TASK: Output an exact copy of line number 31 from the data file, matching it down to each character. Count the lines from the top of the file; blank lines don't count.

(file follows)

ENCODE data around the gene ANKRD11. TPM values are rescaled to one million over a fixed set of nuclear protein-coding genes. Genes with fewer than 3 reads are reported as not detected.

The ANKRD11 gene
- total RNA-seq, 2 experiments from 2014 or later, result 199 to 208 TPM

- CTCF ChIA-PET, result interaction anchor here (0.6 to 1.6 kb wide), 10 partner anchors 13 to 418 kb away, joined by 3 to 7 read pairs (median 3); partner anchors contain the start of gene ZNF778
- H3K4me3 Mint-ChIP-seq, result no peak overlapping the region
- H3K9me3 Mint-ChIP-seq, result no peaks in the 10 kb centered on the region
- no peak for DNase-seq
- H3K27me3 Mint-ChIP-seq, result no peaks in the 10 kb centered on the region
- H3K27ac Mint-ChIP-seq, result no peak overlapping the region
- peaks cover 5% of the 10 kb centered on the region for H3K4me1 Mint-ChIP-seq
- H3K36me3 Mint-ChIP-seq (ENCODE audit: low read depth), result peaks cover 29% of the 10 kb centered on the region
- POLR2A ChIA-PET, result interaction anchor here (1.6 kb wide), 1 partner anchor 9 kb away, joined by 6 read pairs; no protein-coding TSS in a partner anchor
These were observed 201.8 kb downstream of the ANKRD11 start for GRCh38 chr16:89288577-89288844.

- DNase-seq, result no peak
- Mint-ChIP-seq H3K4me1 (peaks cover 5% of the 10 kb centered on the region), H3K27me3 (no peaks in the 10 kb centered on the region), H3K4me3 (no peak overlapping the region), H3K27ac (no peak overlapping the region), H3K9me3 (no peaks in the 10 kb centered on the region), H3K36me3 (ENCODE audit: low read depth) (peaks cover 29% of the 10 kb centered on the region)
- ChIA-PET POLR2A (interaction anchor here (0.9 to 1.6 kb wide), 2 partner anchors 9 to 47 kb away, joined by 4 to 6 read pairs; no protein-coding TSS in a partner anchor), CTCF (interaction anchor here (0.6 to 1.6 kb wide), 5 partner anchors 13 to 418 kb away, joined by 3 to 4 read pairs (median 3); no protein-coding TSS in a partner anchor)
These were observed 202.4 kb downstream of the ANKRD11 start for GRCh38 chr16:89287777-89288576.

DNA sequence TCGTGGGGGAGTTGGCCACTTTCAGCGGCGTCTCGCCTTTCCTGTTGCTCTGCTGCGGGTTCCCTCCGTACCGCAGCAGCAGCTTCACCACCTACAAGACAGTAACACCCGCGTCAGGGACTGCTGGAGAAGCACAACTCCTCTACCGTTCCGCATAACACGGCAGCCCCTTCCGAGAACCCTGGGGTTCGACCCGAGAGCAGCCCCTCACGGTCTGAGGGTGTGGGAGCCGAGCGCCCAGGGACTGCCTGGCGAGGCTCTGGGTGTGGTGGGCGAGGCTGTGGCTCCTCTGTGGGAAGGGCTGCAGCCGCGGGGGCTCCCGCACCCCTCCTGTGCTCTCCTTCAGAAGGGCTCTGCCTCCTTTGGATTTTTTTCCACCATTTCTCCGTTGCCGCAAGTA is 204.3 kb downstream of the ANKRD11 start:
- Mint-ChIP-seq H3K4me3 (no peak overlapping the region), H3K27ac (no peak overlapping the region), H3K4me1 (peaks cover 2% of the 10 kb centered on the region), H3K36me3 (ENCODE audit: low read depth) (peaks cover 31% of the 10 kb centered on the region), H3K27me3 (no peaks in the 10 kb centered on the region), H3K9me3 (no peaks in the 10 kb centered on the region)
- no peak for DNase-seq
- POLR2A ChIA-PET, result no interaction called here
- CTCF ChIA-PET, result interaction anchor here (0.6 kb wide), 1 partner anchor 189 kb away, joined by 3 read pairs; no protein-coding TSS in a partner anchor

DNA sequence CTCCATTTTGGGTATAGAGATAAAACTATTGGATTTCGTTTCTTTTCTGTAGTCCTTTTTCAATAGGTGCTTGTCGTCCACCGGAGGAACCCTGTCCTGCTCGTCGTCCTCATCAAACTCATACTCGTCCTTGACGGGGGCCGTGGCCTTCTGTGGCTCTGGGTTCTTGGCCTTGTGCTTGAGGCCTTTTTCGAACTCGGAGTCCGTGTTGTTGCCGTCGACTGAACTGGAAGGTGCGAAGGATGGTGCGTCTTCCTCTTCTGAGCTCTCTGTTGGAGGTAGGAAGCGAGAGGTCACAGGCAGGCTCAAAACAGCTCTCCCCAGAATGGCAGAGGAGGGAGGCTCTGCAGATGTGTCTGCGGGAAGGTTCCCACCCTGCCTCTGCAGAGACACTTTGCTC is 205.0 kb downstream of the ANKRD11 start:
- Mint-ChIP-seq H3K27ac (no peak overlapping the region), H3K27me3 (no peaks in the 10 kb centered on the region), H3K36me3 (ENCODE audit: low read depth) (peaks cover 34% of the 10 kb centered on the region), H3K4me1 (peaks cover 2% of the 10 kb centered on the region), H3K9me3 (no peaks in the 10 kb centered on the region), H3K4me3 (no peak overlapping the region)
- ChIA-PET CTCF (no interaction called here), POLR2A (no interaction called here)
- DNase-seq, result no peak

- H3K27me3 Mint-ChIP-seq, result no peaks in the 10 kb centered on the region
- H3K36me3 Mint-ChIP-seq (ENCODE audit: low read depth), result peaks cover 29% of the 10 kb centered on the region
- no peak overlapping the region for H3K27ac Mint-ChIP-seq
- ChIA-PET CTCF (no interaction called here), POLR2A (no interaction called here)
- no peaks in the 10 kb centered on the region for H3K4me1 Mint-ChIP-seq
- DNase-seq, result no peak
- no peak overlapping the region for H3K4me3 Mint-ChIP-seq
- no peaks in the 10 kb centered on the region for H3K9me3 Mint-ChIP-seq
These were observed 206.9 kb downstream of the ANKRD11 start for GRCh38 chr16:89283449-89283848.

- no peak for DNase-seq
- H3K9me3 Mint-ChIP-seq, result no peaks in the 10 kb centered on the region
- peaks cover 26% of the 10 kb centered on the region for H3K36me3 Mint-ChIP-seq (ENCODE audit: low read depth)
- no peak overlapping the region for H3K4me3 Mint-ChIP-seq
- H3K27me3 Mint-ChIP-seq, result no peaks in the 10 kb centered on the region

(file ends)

- no peaks in the 10 kb centered on the region for H3K4me1 Mint-ChIP-seq